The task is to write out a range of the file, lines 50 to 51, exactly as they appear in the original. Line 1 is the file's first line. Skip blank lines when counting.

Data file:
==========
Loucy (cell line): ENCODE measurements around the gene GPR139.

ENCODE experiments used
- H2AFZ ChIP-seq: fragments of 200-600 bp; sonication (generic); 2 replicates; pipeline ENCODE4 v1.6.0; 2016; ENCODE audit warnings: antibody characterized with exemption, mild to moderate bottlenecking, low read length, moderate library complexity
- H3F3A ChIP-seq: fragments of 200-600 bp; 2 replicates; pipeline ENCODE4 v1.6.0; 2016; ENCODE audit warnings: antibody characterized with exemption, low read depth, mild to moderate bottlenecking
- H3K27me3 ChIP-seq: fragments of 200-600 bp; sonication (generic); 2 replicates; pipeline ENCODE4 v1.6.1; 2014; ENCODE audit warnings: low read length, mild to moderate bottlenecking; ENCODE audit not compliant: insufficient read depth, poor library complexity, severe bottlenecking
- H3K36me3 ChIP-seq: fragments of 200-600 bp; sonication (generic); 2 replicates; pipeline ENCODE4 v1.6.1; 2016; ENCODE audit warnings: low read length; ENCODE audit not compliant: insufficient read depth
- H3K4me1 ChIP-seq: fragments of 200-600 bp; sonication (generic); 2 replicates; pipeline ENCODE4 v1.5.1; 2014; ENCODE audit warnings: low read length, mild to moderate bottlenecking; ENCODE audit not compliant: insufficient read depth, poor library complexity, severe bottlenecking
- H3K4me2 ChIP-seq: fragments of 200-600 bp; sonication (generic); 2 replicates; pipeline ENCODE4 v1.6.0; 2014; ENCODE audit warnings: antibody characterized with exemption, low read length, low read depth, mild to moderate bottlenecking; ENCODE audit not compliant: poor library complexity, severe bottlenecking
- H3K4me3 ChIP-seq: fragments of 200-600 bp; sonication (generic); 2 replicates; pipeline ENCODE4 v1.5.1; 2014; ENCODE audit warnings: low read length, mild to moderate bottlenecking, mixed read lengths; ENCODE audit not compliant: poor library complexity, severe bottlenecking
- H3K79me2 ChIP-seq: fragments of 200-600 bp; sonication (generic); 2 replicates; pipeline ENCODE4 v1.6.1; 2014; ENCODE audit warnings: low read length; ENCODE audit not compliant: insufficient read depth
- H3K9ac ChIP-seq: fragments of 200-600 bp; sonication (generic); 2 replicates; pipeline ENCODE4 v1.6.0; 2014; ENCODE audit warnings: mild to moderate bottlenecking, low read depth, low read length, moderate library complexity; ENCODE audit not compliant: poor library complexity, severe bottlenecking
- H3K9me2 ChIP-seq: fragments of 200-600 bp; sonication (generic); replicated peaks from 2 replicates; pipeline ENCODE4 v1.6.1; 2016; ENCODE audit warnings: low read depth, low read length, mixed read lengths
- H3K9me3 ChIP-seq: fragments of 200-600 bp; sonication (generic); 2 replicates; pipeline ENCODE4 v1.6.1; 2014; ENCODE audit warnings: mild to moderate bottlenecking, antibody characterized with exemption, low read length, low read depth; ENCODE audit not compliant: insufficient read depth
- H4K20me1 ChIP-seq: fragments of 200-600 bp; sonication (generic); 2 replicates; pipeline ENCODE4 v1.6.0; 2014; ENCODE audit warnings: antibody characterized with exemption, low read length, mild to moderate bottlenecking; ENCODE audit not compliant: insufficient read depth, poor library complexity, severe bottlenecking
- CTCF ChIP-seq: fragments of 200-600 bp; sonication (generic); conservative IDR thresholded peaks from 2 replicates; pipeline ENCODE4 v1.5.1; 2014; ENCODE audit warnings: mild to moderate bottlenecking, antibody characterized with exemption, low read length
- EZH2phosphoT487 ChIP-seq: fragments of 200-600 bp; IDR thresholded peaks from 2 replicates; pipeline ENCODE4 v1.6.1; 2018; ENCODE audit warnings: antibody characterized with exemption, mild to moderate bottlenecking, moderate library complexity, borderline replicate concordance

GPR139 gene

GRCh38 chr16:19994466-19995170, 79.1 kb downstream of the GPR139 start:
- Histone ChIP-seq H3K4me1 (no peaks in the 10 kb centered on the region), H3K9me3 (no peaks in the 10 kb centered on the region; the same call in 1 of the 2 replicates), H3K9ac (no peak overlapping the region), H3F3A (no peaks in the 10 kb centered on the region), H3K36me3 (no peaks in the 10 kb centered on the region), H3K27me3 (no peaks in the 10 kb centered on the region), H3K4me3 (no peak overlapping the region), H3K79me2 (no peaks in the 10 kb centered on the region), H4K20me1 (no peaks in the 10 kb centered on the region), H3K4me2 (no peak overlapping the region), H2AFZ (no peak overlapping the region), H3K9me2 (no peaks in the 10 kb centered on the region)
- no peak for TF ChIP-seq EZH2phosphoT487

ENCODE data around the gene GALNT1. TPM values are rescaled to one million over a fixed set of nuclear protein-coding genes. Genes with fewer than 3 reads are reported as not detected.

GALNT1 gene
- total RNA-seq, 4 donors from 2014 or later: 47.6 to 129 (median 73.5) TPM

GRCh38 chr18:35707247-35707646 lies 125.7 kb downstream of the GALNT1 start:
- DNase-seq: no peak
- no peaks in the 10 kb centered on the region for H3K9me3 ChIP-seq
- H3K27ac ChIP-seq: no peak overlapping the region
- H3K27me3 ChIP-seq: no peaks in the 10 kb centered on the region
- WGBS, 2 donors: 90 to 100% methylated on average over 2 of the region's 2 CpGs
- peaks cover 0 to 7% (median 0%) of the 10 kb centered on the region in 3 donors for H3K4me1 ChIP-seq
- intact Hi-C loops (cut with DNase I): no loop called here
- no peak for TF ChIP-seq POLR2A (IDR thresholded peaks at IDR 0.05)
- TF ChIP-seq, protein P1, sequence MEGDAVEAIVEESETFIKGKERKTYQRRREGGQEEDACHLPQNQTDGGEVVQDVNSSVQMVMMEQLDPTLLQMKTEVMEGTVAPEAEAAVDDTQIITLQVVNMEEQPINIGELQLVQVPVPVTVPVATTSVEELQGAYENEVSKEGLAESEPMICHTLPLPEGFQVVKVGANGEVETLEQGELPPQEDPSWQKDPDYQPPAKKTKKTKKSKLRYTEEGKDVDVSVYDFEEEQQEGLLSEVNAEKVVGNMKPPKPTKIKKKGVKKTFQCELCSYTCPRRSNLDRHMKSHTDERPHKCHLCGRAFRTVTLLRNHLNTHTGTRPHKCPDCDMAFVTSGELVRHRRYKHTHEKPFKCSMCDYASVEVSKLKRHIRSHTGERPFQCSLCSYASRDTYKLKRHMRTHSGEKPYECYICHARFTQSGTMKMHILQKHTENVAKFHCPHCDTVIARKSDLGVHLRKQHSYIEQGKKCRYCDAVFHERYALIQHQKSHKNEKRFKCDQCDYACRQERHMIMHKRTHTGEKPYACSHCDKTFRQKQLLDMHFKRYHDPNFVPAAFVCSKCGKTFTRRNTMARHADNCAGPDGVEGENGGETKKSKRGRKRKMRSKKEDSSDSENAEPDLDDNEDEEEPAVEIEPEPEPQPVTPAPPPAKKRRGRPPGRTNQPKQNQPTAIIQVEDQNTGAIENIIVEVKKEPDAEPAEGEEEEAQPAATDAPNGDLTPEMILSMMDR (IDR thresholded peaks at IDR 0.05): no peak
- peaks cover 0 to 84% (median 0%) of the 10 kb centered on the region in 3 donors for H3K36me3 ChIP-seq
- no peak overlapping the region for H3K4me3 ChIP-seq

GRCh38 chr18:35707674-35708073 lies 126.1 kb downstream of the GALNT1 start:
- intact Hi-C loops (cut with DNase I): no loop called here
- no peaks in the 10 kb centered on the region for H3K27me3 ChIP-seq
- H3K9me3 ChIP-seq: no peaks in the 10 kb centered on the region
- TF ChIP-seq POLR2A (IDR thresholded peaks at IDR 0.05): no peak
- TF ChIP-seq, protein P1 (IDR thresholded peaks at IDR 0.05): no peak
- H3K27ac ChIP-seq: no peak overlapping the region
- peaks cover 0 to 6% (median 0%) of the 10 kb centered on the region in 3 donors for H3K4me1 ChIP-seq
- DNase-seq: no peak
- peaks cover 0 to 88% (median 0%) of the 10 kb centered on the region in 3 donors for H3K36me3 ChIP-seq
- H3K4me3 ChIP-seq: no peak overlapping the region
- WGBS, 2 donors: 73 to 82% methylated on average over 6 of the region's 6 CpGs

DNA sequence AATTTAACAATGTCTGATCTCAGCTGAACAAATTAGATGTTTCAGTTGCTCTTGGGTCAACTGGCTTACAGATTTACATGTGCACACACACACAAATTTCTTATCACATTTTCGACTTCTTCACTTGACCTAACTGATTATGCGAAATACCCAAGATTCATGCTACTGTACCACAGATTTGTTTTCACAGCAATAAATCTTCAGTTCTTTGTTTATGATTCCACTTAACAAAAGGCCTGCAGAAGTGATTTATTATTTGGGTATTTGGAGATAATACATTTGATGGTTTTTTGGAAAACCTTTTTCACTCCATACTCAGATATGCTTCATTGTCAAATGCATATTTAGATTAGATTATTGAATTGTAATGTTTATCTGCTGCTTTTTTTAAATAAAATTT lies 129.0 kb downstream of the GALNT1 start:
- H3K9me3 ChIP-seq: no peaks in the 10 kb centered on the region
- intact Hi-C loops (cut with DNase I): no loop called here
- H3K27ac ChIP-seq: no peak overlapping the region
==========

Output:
- intact Hi-C loops (cut with DNase I): no loop called here
- H3K27ac ChIP-seq: no peak overlapping the region